after citizens united and other recent policy shifts in legislature, if you're seriously still worried about the government running away with our freedom

doesn't the oil cartel bother you? they can control an inelastic supply just cause they can and there's nothing anyone can do about it... except of course find an alternative source of energy. yeah yeah, let our nations companies drill baby drill.... THEY'RE STILL PART OF THE SAME CARTEL.

its not the government you should be worried about (no 1984 scenarios any more), its the government giving away its ability to ensure the health of capitalism because a pure free market system is not a perfect system. ultimately, it'll end up as the perfect corporate dictatorship.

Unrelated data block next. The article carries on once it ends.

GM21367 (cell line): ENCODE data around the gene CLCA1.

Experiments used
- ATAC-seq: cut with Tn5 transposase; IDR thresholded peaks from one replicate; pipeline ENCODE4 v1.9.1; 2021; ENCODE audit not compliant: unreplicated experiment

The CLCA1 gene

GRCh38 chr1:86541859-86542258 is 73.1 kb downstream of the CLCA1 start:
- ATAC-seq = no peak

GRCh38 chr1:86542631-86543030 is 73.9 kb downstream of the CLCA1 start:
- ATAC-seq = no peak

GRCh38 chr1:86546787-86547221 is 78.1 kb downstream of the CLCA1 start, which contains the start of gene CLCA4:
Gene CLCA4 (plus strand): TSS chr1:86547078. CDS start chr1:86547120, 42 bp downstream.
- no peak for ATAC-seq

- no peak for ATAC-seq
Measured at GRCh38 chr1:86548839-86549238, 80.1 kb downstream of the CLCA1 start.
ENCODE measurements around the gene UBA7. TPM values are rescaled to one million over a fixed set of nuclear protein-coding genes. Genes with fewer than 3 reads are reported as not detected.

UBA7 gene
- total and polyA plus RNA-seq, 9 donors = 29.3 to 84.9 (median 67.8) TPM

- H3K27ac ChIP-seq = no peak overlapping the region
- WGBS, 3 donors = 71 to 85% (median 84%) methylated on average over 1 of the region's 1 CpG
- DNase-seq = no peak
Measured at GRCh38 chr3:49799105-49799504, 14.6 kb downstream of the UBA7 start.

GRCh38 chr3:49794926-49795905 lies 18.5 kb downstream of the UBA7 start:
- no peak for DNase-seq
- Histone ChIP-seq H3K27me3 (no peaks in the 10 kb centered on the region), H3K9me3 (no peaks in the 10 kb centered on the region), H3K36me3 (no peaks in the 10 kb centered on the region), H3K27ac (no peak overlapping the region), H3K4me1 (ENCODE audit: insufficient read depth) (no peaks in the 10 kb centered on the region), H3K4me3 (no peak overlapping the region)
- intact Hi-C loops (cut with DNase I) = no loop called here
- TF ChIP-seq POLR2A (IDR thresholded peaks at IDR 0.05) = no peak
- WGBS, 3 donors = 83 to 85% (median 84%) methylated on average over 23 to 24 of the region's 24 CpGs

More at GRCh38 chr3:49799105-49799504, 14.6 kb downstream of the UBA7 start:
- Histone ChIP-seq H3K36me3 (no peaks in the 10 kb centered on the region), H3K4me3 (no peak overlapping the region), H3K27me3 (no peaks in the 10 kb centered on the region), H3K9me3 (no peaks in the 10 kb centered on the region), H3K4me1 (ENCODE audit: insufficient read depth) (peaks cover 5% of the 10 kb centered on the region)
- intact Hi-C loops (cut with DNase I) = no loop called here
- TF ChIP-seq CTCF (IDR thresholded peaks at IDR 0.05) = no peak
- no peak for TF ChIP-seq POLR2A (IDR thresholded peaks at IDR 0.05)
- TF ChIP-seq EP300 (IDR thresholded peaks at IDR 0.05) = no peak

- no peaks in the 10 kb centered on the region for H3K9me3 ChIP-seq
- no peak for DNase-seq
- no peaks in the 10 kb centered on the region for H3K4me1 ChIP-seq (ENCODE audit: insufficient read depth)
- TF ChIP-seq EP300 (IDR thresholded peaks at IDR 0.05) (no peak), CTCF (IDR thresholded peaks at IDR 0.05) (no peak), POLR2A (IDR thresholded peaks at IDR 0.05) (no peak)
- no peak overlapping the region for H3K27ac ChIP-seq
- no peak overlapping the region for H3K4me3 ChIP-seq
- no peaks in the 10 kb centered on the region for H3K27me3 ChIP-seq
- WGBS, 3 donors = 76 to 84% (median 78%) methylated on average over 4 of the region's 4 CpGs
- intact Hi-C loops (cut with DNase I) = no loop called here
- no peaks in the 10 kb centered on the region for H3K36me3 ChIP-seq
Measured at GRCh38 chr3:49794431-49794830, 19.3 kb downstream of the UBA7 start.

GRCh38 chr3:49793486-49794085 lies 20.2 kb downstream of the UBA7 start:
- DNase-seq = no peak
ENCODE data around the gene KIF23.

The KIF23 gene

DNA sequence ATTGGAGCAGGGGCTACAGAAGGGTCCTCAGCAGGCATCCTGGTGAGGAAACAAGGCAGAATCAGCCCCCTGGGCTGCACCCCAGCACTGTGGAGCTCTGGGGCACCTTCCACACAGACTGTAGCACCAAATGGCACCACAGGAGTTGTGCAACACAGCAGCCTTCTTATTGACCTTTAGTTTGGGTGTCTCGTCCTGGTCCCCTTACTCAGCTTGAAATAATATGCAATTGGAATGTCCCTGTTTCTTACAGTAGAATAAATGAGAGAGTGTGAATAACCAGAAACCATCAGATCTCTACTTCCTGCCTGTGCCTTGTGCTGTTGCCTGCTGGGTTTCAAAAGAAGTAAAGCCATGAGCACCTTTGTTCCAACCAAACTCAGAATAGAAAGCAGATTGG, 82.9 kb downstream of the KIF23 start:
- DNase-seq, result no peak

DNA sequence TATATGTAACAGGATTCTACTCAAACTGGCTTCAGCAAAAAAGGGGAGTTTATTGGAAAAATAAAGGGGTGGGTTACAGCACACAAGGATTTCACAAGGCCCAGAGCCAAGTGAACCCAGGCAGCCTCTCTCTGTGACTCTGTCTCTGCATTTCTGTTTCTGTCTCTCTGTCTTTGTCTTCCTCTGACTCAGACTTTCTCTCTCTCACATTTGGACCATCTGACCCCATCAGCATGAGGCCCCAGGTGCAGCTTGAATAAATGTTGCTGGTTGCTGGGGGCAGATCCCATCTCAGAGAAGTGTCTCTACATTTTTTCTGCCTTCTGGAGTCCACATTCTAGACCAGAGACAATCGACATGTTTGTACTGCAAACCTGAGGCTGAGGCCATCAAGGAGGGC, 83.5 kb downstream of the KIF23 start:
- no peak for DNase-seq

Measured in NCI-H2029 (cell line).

RE: Any rare earths used?
By Kurz on 6/20/11, Rating: 0
RE: Any rare earths used?
By guffwd13 on 6/20/2011 4:16:13 PM , Rating: 2
The reason for the removal of personal liability was because of lobbying of the part of the finance houses. That's a failure of the system at hand, and only underscores the excessive strength of the corporate world.

Lobbying needs to go, and until it does, nothing is going to keep the businesses in check (from taking over).

Pure capitalism is a disaster because pure capitalism aims to achieve total monopoly. A company that gets big enough, can buy out and crush all competitors and then can charge anything it wants. You want a car? That'll be $57,000 for a KIA, because you need one and we're the only ones who make one. No that start up will fail because we'll buy them out and disassemble it.